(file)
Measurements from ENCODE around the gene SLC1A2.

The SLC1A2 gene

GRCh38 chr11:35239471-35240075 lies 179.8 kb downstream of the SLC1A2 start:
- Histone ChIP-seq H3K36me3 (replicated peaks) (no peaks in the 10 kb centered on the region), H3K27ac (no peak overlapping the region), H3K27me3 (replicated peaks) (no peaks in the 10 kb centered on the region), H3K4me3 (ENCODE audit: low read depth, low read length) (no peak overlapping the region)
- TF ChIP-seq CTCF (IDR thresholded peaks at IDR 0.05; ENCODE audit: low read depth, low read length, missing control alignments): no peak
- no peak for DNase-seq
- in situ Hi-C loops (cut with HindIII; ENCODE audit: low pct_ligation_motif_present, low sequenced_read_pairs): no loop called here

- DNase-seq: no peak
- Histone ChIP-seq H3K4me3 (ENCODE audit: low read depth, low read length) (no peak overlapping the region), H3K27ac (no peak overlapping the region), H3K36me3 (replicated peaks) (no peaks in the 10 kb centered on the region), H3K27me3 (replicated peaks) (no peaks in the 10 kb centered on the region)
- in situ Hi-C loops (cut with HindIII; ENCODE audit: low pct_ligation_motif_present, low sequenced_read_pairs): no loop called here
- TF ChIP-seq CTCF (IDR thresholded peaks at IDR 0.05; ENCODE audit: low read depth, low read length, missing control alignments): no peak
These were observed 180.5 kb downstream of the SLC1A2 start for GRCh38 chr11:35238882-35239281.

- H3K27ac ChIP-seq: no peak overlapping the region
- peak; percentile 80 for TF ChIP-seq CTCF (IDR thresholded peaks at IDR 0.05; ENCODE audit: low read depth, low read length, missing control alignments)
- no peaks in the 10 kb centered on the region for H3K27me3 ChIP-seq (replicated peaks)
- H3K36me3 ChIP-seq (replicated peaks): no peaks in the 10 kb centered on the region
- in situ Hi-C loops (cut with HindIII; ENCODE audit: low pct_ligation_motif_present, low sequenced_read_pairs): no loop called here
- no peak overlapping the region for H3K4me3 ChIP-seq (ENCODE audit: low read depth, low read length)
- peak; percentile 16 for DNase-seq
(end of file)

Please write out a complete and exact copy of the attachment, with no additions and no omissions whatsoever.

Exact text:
Measurements from ENCODE around the gene SLC1A2.

The SLC1A2 gene

GRCh38 chr11:35239471-35240075 lies 179.8 kb downstream of the SLC1A2 start:
- Histone ChIP-seq H3K36me3 (replicated peaks) (no peaks in the 10 kb centered on the region), H3K27ac (no peak overlapping the region), H3K27me3 (replicated peaks) (no peaks in the 10 kb centered on the region), H3K4me3 (ENCODE audit: low read depth, low read length) (no peak overlapping the region)
- TF ChIP-seq CTCF (IDR thresholded peaks at IDR 0.05; ENCODE audit: low read depth, low read length, missing control alignments): no peak
- no peak for DNase-seq
- in situ Hi-C loops (cut with HindIII; ENCODE audit: low pct_ligation_motif_present, low sequenced_read_pairs): no loop called here

- DNase-seq: no peak
- Histone ChIP-seq H3K4me3 (ENCODE audit: low read depth, low read length) (no peak overlapping the region), H3K27ac (no peak overlapping the region), H3K36me3 (replicated peaks) (no peaks in the 10 kb centered on the region), H3K27me3 (replicated peaks) (no peaks in the 10 kb centered on the region)
- in situ Hi-C loops (cut with HindIII; ENCODE audit: low pct_ligation_motif_present, low sequenced_read_pairs): no loop called here
- TF ChIP-seq CTCF (IDR thresholded peaks at IDR 0.05; ENCODE audit: low read depth, low read length, missing control alignments): no peak
These were observed 180.5 kb downstream of the SLC1A2 start for GRCh38 chr11:35238882-35239281.

- H3K27ac ChIP-seq: no peak overlapping the region
- peak; percentile 80 for TF ChIP-seq CTCF (IDR thresholded peaks at IDR 0.05; ENCODE audit: low read depth, low read length, missing control alignments)
- no peaks in the 10 kb centered on the region for H3K27me3 ChIP-seq (replicated peaks)
- H3K36me3 ChIP-seq (replicated peaks): no peaks in the 10 kb centered on the region
- in situ Hi-C loops (cut with HindIII; ENCODE audit: low pct_ligation_motif_present, low sequenced_read_pairs): no loop called here
- no peak overlapping the region for H3K4me3 ChIP-seq (ENCODE audit: low read depth, low read length)
- peak; percentile 16 for DNase-seq